Every visitor to the Everglades will see a few of the usual suspects – alligators, frogs, birds – as well as a few species that are relatively new to the area. Once such species is the Burmese python – a species of snake that was not present in South Florida at all previous to 1979, and of which there are now estimated to be between 5,000 and 180,000 in the wilderness.
The presence of the Burmese python in the Florida Everglades has been brought to the public’s attention most recently through a series of photographs depicting native alligators and non-native pythons in vigorous scuffles of life and death. Surprisingly, it’s often the much smaller invasive python that ends up on top. The Burmese python is known for it’s insatiable appetite, preying on species as small as birds and as large as deer – and now even alligators!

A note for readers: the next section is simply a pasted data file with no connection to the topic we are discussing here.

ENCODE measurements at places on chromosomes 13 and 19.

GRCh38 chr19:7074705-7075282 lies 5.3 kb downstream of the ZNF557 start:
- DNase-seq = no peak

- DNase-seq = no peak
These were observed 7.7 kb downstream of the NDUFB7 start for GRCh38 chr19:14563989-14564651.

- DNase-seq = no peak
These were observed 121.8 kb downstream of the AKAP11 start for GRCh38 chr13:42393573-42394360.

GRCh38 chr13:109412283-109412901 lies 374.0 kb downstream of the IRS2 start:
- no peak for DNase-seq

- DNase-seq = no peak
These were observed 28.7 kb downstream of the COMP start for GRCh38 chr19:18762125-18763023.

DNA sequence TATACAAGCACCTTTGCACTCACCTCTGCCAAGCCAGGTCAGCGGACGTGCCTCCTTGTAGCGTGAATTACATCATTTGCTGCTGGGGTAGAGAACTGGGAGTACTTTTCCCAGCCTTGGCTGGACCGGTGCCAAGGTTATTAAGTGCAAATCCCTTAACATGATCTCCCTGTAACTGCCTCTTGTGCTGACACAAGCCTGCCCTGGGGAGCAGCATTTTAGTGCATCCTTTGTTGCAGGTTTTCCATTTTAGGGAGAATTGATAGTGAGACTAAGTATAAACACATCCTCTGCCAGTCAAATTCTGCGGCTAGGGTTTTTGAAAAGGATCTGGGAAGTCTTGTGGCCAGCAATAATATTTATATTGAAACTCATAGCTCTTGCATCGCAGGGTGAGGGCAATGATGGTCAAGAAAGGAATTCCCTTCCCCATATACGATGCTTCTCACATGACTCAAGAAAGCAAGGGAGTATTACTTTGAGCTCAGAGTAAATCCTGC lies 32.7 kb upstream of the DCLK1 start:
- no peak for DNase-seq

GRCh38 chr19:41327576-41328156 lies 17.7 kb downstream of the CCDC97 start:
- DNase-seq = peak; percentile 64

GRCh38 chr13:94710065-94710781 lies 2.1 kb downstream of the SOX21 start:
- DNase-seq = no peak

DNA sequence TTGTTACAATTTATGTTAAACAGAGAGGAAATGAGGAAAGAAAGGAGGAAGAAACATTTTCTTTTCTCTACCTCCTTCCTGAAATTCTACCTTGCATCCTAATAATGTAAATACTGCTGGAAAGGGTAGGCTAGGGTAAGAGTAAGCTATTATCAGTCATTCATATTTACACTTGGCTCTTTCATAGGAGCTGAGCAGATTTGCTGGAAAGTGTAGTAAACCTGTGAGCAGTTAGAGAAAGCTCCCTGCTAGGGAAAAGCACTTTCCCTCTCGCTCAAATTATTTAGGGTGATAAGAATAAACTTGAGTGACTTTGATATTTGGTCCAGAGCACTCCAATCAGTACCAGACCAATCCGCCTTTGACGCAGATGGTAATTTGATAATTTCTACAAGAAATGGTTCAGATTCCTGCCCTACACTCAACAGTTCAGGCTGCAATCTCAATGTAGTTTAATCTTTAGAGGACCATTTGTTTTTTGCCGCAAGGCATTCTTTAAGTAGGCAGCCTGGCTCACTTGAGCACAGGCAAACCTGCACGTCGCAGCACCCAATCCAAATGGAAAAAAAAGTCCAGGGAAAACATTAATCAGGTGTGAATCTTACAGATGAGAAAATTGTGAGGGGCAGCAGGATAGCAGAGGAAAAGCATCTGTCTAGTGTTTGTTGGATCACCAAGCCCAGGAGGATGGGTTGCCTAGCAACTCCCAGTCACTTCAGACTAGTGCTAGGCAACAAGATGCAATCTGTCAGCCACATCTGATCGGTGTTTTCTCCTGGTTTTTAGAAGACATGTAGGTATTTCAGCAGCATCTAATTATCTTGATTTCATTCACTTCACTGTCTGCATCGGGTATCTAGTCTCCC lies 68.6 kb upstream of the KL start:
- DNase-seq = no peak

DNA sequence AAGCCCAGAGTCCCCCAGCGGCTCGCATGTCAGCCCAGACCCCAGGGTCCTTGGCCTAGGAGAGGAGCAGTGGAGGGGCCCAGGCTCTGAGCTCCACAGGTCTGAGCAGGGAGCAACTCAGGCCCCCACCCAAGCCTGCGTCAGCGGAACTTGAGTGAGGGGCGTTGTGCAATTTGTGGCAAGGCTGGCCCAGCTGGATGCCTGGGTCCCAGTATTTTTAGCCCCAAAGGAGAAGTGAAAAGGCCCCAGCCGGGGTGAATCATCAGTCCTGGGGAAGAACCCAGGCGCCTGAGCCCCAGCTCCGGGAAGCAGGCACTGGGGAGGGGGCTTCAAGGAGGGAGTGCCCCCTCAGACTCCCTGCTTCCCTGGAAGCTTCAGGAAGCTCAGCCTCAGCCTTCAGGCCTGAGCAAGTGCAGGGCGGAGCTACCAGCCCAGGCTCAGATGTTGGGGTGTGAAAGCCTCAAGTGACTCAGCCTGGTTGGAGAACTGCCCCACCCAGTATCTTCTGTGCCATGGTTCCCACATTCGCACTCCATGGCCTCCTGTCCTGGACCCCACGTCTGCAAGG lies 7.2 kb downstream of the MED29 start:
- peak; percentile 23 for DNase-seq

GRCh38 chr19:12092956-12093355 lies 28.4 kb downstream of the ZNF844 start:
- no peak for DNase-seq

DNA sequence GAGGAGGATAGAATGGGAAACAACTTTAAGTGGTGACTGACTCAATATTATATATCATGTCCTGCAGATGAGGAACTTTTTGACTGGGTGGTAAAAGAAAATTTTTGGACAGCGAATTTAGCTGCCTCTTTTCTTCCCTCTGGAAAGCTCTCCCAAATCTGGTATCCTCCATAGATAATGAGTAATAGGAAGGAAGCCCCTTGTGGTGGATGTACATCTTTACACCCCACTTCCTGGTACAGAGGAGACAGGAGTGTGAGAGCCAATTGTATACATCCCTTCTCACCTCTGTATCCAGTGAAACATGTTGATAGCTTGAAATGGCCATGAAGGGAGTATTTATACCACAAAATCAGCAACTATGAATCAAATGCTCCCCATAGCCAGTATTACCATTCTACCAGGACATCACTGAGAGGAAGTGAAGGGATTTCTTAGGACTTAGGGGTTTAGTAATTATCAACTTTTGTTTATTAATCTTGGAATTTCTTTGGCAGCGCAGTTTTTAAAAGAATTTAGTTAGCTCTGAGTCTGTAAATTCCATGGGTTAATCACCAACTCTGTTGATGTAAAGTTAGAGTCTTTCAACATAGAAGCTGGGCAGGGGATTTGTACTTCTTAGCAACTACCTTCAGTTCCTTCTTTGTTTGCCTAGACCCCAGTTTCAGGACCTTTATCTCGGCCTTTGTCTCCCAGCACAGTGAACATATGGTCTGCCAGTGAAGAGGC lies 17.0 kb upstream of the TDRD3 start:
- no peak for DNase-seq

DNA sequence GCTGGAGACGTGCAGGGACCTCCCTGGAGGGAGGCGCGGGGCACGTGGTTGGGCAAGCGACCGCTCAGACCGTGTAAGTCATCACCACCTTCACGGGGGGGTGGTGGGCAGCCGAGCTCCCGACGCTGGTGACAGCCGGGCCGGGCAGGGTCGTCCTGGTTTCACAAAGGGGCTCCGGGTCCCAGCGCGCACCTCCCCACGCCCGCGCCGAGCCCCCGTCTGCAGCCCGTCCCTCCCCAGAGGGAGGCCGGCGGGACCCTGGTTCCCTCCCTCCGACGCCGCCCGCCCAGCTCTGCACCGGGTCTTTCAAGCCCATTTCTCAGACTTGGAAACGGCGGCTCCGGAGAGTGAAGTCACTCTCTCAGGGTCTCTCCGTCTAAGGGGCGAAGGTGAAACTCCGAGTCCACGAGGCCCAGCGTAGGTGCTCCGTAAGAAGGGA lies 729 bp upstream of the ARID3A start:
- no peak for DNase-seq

While the local Parks Service immediately removes any pythons reported in the area, more are constantly being brought into the area and sold as exotic pets – over 6,000 pythons alone were imported into Miami within a two year period. Sadly, when these pets become too large or too difficult for their owners to maintain, they are often released into the wild where even a single python can cause huge amounts of damage to the local ecosystem.
As long as they are present in the Florida Everglades, pythons will continue to hold their spot close to the top of the food chain, feeding on an estimated thirty-nine species that are considered endangered and an additional forty-one species that are considered rare. A study published in 2011 found that the populations of many local mammals have dropped more than 90% since the introduction of the Burmese python. It is unclear what the future holds for the Burmese python and those unfortunate species that it feeds on, but it is clear that if something is not done soon, many of the local species that have lived here for thousands of years will soon disappear for good.